Abstract

Abstract 4028

Lenalidomide is an immunomodulatory drug with significant efficacy in relapsed and refractory multiple myeloma (MM) in combination with high or intermediate dose dexamethasone (RD). Previous studies in newly diagnosed patients (pts) showed that the combination of lenalidomide plus low dose dexamethasone (Rd) is associated with better overall survival (OS) and lower toxicity. However, there are no data comparing different dose of dexamethasone with lenalidomide in pts with relapsed or refractory myeloma.

To address this issue we analyzed, retrospectively, 102 consecutive pts with relapsed or refractory MM, treated in a single center (Department of Clinical Therapeutics, University of Athens, Greece), who received lenalidomide with dexamethasone: 70 patients received lenalidomide and dexamethasone at a dose 40 mg PO, on days 1–4 and 15–18 for the first 4 cycles and only on days 1–4 thereafter (intermediate dose; group RD) and 32 pts who received lenalidomide and low dose dexamethasone (40 mg PO weekly; group Rd). Lenalidomide was administered on days 1–21 according to creatinine clearance (CrCl): 25mg/day for CrCl >50 ml/min, 10 mg/day for CrCl 30–50 ml/min, 15 mg every other day for CrCl 15–29 ml/min and for pts on dialysis 5 mg, once daily. RD and Rd were repeated every 28 days till disease progression or unacceptable toxicity. All pts received DVT prophylaxis with aspirin 100 mg/day except 18 pts (18%) who were already on coumadin or LMWH for other indications (atrial fibrillation, previous DVT, etc).

The median age of the pts was 67 years for RD and 69 years for Rd (p=0.36). There were no significant differences regarding the presence of specific cytogenetic abnormalities or high risk cytogenetics (p>0.3 for all comparisons). Patients in group RD were more heavily pretreated and had more often exposed to thalidomide (69% vs. 43%, p=0.013) or bortezomib (76% vs. 63%, p=0.1) and had more often thalidomide resistance (43% vs. 10%, p=0.001) or bortezomib resistance (46% vs. 20%, p=0.014). The number of prior therapies in group RD was 2 (range: 1–6) vs. 1 (range: 1–3) in group Rd (p=0.007), while 60% in RD vs. 30% in Rd were refractory to last line of therapy (p=0.006).

Pts in RD have received a median of 10 cycles (range: 1–44 cycles) and only 2 pts are still receiving therapy, while pts in Rd have received a median of 5 (range: 1–17) cycles but 21 (70%) continue to receive treatment. The median follow-up was 18 months (range: 1–58 months) for RD and 7.6 months (range: 1.9–23.6 months) for Rd. Responses, according to IMWG criteria, were not different among the two groups: in RD, CR (26%), PR (36%), SD (26%), PD (12%) and in Rd, CR (13%), PR (53%), SD (27%) and PD (7%). At least PR was observed in 32% of pts in RD and in 66% in Rd (p=0.45) of thalidomide-refractory pts, and in 45% in RD and 33% in group Rd (p=0.72) of bortezomib-refractory pts. The median progression-free survival (PFS) was 10 months (range: 1–55 months) for RD and has not been reached for Rd, but the 6-month PFS rate was 84% (p=0.003). The median time to next treatment was 11 months (range: 0.9–53 months) for RD and has not been reached for Rd. The OS was 18 months (range: 0.9–58 months) for RD and has not been reached for Rd, but the 1-year probability for OS was 81% (p=0.27). After adjustment for prior thalidomide and/or bortezomib resistance, disease refractory to last line of therapy and number of prior therapies, there was no difference for RD vs. Rd for OS (HR: 1.7, 95% CI 0.572–5, p=0.338) but Rd was associated with better PFS than RD (HR: 0.36, 95% CI 0.14–0.95, p=0.038).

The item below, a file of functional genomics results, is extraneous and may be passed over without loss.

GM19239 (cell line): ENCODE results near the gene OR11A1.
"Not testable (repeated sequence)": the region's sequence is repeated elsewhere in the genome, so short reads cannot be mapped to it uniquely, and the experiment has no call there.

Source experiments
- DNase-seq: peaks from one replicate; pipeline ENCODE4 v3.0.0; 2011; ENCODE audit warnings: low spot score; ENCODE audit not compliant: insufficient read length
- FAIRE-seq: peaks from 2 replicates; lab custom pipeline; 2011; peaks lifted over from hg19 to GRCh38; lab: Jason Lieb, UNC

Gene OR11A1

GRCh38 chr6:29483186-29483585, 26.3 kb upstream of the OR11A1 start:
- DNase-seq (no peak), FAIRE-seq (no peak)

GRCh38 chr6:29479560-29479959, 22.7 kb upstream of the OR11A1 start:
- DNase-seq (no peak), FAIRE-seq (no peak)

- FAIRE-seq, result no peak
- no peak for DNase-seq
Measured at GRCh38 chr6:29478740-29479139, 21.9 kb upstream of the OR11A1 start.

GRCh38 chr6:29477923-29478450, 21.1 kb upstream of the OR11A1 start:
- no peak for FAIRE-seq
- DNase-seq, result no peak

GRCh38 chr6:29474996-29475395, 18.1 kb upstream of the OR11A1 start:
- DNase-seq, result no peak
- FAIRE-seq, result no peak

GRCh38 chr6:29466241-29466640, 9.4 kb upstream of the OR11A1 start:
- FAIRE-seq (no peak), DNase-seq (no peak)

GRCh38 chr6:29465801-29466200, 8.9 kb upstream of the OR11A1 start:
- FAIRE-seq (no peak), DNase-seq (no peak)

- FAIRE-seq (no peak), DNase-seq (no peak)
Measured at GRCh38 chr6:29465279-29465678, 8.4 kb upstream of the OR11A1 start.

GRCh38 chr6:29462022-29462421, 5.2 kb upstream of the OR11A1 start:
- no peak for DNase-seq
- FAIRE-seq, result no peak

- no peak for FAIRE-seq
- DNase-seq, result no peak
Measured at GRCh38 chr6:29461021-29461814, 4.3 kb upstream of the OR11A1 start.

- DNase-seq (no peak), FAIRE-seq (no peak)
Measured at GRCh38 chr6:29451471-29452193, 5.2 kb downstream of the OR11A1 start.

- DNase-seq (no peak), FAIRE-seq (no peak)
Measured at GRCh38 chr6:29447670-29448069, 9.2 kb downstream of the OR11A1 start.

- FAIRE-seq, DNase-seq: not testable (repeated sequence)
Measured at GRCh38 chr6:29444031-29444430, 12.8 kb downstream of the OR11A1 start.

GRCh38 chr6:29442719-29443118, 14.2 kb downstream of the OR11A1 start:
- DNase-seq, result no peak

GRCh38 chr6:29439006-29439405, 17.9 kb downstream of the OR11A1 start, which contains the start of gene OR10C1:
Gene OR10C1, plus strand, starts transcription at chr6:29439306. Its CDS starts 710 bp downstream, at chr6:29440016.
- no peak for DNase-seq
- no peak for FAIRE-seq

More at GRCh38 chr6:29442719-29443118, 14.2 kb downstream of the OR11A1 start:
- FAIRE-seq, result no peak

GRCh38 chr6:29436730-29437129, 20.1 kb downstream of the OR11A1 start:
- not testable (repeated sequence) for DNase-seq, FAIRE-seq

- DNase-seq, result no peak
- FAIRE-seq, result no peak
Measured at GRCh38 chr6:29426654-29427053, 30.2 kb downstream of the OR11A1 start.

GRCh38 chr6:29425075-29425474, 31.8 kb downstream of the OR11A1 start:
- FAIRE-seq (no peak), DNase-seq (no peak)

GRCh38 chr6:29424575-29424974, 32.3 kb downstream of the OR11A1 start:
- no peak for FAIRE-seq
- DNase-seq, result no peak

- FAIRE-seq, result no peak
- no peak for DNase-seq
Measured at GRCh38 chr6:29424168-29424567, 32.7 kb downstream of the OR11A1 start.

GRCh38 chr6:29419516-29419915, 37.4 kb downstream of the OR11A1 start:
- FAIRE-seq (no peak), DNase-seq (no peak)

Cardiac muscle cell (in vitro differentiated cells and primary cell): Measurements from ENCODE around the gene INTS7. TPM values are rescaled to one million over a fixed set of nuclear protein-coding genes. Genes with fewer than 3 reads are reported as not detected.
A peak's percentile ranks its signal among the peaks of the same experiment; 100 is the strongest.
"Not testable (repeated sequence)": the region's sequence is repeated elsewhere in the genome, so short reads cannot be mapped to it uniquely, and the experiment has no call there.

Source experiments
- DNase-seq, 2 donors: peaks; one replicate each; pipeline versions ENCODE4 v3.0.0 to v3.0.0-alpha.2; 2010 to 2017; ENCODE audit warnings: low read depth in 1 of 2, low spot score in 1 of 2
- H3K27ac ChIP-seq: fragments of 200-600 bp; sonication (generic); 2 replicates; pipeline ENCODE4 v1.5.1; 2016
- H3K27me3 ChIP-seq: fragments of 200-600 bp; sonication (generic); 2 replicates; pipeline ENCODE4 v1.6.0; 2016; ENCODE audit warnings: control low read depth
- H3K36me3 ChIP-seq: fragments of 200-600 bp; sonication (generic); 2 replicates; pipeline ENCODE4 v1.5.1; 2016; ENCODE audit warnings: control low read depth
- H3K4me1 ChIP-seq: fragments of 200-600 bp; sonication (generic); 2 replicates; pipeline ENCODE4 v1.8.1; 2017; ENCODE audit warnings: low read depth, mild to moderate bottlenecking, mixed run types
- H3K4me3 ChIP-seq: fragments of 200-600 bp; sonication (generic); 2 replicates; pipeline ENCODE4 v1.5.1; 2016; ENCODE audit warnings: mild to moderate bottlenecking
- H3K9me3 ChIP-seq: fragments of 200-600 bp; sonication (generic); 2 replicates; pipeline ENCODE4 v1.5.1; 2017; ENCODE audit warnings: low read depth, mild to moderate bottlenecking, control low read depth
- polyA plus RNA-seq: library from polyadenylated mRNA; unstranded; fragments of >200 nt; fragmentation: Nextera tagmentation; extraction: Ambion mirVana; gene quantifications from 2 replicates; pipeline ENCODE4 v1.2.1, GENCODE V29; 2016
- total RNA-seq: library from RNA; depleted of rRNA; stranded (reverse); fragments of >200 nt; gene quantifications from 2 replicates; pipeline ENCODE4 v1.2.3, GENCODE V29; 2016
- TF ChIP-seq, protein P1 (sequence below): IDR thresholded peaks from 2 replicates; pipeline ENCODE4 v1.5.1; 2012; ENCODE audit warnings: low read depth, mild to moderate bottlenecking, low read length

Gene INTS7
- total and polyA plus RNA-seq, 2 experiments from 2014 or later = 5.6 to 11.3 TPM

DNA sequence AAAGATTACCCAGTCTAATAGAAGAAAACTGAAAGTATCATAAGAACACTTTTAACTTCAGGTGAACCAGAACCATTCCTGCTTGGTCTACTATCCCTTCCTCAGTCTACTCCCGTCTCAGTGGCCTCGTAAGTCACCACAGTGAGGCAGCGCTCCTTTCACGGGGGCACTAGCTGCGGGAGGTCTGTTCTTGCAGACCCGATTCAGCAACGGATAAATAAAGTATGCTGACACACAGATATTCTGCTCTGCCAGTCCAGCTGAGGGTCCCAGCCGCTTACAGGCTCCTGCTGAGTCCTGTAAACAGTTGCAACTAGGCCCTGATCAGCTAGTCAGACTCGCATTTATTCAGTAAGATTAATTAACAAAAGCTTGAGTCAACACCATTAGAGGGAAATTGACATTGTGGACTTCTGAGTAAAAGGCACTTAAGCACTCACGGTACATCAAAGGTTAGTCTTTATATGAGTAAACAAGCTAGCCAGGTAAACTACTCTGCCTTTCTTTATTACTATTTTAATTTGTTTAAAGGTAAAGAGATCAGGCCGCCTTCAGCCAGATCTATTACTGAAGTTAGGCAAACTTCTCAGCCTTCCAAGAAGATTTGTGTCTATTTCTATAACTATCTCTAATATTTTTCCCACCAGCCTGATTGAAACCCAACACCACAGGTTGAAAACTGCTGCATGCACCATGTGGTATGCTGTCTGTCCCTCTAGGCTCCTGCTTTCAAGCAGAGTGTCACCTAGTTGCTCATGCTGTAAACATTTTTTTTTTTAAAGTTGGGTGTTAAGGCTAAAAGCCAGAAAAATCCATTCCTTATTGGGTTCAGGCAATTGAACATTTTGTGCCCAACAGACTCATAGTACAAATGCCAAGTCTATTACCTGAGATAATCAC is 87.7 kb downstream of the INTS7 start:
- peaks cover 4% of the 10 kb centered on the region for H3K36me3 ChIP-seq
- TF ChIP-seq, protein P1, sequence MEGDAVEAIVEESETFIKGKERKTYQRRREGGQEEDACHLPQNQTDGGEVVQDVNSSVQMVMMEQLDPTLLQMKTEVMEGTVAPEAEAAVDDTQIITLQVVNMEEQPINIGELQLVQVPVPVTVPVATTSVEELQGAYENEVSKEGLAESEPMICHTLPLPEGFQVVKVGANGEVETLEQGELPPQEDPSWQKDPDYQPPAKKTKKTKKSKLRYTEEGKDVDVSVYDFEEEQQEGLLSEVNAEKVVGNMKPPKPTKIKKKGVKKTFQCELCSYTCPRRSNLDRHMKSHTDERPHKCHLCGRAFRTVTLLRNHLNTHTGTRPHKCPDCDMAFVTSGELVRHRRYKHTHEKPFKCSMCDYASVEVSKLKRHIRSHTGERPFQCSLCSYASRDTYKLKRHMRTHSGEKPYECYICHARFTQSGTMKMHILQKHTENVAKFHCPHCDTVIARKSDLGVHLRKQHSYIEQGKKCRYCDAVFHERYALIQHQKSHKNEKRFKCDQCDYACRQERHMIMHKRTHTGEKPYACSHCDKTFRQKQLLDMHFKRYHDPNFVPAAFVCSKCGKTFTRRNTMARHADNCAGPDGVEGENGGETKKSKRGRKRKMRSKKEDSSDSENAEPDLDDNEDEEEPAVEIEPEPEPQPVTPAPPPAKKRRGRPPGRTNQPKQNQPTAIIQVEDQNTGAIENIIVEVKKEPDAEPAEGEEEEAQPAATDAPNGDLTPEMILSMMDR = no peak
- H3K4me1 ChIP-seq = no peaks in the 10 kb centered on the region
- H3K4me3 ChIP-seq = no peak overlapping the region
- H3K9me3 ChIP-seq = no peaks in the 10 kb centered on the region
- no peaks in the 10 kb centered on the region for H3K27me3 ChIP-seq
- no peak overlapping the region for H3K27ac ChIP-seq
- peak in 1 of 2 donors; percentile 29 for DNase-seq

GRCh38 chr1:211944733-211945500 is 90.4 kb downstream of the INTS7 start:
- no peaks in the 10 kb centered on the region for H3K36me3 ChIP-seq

We also evaluated the effect of treatment on renal impairment reversal. Twenty nine pts (40%) in group RD and 7 pts (23%) in group Rd had an eGFR, calculated by the MDRD formula, of <60 ml/min. Seven patients (25%) from group RD and none from group Rd achieved renal response (p=0.199), according to the IMWG criteria.

More patients treated with RD developed grade ≥3 neutropenia (23% vs. 3%) and fatigue ≥grade 3 (15% vs. 3%); 3 pts from group RD developed thrombosis (2 patients DVT and one pulmonary embolism) vs. none with Rd. Other toxicities occurred with similar frequency between RD and Rd.

This is the first analysis, which compared the role of intermediate and low dose dexamethasone with lenalidomide in pts with relapsed or refractory myeloma. Our data indicate that Rd is probably as effective as RD, while it may be better tolerated. Updated results regarding OS and PFS as well as renal recovery will be presented at the meeting.

Disclosures:

Dimopoulos:Celgene: Honoraria. Terpos:Celgene: Honoraria.

Author notes

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Asterisk with author names denotes non-ASH members.